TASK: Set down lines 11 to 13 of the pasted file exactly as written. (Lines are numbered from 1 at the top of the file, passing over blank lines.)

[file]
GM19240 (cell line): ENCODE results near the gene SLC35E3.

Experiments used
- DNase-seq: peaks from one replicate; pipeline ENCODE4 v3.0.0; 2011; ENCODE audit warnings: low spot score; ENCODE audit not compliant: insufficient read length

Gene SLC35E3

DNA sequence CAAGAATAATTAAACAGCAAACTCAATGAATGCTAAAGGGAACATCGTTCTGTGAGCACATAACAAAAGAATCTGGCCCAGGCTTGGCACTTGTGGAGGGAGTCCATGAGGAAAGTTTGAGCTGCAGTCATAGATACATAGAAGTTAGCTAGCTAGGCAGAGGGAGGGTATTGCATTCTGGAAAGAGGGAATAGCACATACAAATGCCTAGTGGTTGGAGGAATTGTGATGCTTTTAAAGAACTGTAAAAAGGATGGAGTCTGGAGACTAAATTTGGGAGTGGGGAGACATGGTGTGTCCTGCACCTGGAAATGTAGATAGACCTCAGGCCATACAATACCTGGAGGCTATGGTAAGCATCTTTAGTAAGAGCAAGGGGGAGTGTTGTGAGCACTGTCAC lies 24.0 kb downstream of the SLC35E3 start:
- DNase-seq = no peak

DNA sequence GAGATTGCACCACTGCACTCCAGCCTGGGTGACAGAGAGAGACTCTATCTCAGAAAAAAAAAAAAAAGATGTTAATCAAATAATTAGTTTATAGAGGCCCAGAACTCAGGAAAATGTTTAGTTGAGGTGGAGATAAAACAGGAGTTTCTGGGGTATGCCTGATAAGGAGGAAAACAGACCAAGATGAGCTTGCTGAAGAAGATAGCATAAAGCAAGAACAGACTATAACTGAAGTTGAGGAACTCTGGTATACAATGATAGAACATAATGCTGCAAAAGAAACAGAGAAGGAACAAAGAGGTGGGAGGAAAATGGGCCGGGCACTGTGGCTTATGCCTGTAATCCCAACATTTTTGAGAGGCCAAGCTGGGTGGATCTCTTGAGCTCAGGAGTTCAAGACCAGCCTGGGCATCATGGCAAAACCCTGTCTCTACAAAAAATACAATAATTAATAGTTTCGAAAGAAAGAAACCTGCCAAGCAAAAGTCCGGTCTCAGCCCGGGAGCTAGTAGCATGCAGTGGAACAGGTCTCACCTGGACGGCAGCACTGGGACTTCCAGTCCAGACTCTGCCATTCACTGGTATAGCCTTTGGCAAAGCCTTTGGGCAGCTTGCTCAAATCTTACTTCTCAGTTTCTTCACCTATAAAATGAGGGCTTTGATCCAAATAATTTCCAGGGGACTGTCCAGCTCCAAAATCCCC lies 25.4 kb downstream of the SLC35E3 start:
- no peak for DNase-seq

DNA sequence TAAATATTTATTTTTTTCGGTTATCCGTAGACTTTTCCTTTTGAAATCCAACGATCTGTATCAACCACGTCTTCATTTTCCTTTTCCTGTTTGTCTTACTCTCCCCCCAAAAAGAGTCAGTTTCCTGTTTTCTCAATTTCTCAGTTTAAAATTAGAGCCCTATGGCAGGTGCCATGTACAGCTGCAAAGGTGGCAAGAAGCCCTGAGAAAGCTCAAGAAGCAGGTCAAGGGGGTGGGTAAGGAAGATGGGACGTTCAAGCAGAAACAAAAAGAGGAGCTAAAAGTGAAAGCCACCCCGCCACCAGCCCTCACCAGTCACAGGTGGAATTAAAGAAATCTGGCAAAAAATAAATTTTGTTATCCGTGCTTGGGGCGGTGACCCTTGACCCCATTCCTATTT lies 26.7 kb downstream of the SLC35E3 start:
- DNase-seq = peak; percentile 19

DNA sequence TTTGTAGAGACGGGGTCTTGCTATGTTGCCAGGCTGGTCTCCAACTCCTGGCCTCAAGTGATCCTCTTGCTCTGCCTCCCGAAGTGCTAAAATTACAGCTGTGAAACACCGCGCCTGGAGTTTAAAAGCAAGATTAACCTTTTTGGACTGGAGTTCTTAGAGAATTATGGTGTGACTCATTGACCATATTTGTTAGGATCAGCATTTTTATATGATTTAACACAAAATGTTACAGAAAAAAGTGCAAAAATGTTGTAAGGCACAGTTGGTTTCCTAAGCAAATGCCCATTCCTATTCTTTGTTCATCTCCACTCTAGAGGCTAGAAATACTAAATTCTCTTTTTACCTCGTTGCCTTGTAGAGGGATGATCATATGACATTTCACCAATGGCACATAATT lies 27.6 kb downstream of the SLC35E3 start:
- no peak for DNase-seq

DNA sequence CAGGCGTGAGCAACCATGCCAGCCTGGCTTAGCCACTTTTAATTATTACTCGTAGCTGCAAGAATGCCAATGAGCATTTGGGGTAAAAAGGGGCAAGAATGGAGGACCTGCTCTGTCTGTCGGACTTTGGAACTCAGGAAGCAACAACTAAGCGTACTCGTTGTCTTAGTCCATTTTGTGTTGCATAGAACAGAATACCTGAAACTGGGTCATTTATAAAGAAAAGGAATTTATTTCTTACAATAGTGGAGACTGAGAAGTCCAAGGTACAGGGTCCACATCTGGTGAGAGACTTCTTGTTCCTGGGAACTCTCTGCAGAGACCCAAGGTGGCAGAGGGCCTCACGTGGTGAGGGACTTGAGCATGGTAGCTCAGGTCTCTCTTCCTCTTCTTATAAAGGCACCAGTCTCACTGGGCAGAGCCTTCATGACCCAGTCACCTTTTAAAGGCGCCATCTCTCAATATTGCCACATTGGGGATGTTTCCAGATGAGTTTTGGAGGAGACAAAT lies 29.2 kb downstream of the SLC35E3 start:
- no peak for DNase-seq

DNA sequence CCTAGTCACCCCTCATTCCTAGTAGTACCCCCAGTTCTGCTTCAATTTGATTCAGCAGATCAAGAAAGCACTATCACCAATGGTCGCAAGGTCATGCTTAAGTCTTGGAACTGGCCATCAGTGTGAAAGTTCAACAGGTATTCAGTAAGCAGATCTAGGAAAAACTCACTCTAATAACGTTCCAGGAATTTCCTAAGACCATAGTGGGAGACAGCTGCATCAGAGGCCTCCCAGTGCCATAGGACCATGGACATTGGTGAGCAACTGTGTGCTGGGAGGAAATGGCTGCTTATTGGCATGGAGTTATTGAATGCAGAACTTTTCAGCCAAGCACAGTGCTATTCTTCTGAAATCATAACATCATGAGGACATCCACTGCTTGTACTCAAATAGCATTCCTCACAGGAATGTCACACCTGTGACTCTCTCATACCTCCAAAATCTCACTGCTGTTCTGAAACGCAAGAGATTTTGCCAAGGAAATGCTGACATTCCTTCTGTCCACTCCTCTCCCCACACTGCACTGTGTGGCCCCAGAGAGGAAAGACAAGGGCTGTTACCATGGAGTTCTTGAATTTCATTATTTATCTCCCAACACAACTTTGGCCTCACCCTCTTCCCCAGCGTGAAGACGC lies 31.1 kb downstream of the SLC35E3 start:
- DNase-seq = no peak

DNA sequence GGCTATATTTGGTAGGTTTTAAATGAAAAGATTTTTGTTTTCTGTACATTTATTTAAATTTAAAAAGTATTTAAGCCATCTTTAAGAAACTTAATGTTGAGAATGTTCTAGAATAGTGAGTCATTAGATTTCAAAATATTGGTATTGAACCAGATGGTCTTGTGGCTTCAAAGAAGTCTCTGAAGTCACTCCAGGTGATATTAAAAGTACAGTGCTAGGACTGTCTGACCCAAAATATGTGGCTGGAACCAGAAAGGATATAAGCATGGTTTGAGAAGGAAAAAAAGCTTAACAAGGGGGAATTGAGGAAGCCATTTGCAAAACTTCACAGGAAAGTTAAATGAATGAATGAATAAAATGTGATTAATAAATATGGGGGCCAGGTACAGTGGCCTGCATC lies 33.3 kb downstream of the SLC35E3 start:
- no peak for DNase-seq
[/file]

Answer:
DNA sequence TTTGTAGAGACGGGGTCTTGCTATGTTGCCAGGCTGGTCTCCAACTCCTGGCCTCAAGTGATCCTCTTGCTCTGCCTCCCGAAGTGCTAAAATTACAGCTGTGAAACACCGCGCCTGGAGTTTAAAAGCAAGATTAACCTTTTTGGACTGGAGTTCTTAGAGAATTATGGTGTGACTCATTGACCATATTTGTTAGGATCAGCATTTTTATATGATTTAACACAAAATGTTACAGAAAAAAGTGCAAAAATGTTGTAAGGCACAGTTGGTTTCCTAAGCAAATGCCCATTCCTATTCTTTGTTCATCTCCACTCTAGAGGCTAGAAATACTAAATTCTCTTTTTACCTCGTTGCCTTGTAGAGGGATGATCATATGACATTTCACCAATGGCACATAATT lies 27.6 kb downstream of the SLC35E3 start:
- no peak for DNase-seq

DNA sequence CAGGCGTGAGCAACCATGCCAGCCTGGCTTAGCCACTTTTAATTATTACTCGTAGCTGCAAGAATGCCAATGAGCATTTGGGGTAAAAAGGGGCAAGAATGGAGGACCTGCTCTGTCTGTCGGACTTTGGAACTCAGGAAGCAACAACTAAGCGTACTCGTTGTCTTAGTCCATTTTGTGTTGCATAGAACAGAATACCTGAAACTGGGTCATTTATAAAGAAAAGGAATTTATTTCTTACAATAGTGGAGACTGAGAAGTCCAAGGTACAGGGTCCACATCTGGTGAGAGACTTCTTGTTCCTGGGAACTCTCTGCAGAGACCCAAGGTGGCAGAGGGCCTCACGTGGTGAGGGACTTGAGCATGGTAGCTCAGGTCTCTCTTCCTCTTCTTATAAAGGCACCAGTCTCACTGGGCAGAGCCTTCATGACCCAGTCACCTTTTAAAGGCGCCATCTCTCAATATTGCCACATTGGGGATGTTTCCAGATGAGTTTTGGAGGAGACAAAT lies 29.2 kb downstream of the SLC35E3 start: